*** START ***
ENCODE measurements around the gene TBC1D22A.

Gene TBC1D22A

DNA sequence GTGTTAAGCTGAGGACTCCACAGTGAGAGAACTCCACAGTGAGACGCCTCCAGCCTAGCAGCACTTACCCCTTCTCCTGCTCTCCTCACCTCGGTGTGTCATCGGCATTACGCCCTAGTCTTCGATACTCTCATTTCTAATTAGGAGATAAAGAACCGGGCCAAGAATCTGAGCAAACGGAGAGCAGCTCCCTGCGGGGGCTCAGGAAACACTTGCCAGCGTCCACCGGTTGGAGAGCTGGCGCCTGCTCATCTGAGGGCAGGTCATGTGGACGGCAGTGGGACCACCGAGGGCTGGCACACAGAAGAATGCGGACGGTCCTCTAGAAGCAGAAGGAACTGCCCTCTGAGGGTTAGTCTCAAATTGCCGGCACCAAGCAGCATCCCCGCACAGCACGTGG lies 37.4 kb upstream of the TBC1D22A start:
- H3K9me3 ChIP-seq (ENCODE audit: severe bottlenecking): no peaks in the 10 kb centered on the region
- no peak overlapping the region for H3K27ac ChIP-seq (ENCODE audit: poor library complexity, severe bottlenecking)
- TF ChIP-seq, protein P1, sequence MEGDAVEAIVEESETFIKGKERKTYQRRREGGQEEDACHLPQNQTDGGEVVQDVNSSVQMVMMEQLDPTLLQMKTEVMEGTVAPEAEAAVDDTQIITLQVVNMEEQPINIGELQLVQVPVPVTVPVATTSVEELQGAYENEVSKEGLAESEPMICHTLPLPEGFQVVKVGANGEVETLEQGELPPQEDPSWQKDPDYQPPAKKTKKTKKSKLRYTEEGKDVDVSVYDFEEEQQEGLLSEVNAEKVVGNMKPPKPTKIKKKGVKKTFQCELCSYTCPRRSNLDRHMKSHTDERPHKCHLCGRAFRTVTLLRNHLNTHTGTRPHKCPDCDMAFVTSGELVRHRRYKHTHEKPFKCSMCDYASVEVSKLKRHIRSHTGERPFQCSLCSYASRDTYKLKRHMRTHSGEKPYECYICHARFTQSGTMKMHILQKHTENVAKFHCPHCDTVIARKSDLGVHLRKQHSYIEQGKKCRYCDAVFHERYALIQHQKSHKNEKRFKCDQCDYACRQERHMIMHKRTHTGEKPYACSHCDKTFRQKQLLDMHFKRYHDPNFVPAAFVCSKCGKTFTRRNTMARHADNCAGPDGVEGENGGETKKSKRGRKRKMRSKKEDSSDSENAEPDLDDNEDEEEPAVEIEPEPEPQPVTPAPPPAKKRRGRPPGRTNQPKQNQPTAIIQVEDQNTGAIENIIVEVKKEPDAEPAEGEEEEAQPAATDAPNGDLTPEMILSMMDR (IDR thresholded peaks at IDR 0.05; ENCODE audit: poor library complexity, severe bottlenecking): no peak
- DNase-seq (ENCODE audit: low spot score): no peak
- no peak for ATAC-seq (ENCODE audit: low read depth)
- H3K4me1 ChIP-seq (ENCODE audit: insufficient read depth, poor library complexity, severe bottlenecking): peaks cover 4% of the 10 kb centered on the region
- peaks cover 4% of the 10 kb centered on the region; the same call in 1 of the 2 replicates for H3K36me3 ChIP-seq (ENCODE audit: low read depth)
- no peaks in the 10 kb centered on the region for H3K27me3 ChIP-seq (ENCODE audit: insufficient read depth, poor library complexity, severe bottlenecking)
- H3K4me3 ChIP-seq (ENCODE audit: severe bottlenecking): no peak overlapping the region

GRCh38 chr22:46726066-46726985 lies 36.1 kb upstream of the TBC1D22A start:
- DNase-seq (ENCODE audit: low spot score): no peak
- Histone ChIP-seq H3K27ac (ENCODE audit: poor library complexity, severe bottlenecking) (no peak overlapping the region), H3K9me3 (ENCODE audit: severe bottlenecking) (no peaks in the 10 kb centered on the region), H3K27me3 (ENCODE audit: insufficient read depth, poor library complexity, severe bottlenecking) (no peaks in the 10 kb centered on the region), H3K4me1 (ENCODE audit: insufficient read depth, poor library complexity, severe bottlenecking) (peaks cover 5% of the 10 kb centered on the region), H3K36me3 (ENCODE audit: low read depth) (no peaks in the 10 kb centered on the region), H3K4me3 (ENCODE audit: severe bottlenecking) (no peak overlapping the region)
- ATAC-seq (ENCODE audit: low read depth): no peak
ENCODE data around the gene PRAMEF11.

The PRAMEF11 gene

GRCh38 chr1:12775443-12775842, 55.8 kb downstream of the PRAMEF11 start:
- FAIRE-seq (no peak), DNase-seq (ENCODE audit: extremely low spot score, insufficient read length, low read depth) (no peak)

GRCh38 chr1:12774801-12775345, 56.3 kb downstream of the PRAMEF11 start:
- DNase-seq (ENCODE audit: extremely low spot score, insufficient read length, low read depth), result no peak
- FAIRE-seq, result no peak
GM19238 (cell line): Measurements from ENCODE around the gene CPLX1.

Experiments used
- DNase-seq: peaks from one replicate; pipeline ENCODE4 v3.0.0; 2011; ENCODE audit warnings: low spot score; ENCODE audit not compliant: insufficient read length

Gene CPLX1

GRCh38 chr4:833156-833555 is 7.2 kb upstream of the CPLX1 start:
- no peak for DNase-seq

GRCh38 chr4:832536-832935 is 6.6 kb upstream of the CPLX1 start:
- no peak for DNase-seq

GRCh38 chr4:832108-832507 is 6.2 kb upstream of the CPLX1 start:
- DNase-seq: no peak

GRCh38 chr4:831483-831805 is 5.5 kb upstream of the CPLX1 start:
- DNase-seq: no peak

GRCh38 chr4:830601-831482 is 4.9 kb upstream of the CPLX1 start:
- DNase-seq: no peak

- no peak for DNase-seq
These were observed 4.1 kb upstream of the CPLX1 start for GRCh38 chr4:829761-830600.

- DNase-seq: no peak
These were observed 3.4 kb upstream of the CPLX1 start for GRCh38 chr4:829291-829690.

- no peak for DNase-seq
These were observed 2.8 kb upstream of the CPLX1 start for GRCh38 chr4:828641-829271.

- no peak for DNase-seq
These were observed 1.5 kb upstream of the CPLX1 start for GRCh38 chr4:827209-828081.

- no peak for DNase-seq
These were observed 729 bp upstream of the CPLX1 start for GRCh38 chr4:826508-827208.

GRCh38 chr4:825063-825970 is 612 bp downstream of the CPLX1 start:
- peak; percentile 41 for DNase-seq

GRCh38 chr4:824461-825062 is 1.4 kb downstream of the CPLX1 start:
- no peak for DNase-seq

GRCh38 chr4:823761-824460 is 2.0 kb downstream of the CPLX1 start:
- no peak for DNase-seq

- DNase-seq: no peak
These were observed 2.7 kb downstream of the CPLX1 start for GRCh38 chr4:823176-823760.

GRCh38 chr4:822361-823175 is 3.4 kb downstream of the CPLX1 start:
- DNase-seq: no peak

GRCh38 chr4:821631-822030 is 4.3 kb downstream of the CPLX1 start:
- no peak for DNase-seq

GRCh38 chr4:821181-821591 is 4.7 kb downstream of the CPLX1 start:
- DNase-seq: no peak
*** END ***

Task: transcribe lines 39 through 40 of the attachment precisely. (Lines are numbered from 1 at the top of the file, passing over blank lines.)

These were observed 4.1 kb upstream of the CPLX1 start for GRCh38 chr4:829761-830600.

- DNase-seq: no peak